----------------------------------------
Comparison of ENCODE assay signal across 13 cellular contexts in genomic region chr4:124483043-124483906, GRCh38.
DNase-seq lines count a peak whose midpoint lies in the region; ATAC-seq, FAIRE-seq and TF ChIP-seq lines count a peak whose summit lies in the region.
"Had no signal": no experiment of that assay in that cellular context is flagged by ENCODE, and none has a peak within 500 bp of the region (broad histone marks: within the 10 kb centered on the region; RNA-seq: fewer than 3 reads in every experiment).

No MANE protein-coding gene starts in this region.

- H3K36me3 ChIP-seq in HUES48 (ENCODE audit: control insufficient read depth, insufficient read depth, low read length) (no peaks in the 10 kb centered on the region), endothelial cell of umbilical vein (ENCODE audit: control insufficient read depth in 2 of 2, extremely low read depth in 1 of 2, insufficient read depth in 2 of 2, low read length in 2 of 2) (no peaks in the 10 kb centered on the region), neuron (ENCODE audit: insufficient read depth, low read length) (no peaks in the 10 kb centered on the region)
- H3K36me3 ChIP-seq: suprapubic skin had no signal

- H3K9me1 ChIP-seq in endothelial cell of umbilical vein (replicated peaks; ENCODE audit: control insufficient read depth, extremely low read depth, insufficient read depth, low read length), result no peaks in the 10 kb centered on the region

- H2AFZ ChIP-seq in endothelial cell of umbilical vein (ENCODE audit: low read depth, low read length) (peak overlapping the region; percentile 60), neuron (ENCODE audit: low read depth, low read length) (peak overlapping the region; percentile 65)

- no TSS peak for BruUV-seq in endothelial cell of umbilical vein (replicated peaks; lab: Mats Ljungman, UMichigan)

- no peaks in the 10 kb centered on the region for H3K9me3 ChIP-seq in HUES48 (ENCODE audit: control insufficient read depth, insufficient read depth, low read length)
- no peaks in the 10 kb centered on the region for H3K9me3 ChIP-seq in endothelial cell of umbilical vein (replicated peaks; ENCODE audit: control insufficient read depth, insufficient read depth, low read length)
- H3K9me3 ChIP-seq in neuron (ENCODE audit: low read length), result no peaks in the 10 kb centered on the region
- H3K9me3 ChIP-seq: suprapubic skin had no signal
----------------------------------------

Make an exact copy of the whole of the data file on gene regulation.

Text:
Comparison of ENCODE assay signal across 13 cellular contexts in genomic region chr4:124483043-124483906, GRCh38.
DNase-seq lines count a peak whose midpoint lies in the region; ATAC-seq, FAIRE-seq and TF ChIP-seq lines count a peak whose summit lies in the region.
"Had no signal": no experiment of that assay in that cellular context is flagged by ENCODE, and none has a peak within 500 bp of the region (broad histone marks: within the 10 kb centered on the region; RNA-seq: fewer than 3 reads in every experiment).

No MANE protein-coding gene starts in this region.

- H3K36me3 ChIP-seq in HUES48 (ENCODE audit: control insufficient read depth, insufficient read depth, low read length) (no peaks in the 10 kb centered on the region), endothelial cell of umbilical vein (ENCODE audit: control insufficient read depth in 2 of 2, extremely low read depth in 1 of 2, insufficient read depth in 2 of 2, low read length in 2 of 2) (no peaks in the 10 kb centered on the region), neuron (ENCODE audit: insufficient read depth, low read length) (no peaks in the 10 kb centered on the region)
- H3K36me3 ChIP-seq: suprapubic skin had no signal

- H3K9me1 ChIP-seq in endothelial cell of umbilical vein (replicated peaks; ENCODE audit: control insufficient read depth, extremely low read depth, insufficient read depth, low read length), result no peaks in the 10 kb centered on the region

- H2AFZ ChIP-seq in endothelial cell of umbilical vein (ENCODE audit: low read depth, low read length) (peak overlapping the region; percentile 60), neuron (ENCODE audit: low read depth, low read length) (peak overlapping the region; percentile 65)

- no TSS peak for BruUV-seq in endothelial cell of umbilical vein (replicated peaks; lab: Mats Ljungman, UMichigan)

- no peaks in the 10 kb centered on the region for H3K9me3 ChIP-seq in HUES48 (ENCODE audit: control insufficient read depth, insufficient read depth, low read length)
- no peaks in the 10 kb centered on the region for H3K9me3 ChIP-seq in endothelial cell of umbilical vein (replicated peaks; ENCODE audit: control insufficient read depth, insufficient read depth, low read length)
- H3K9me3 ChIP-seq in neuron (ENCODE audit: low read length), result no peaks in the 10 kb centered on the region
- H3K9me3 ChIP-seq: suprapubic skin had no signal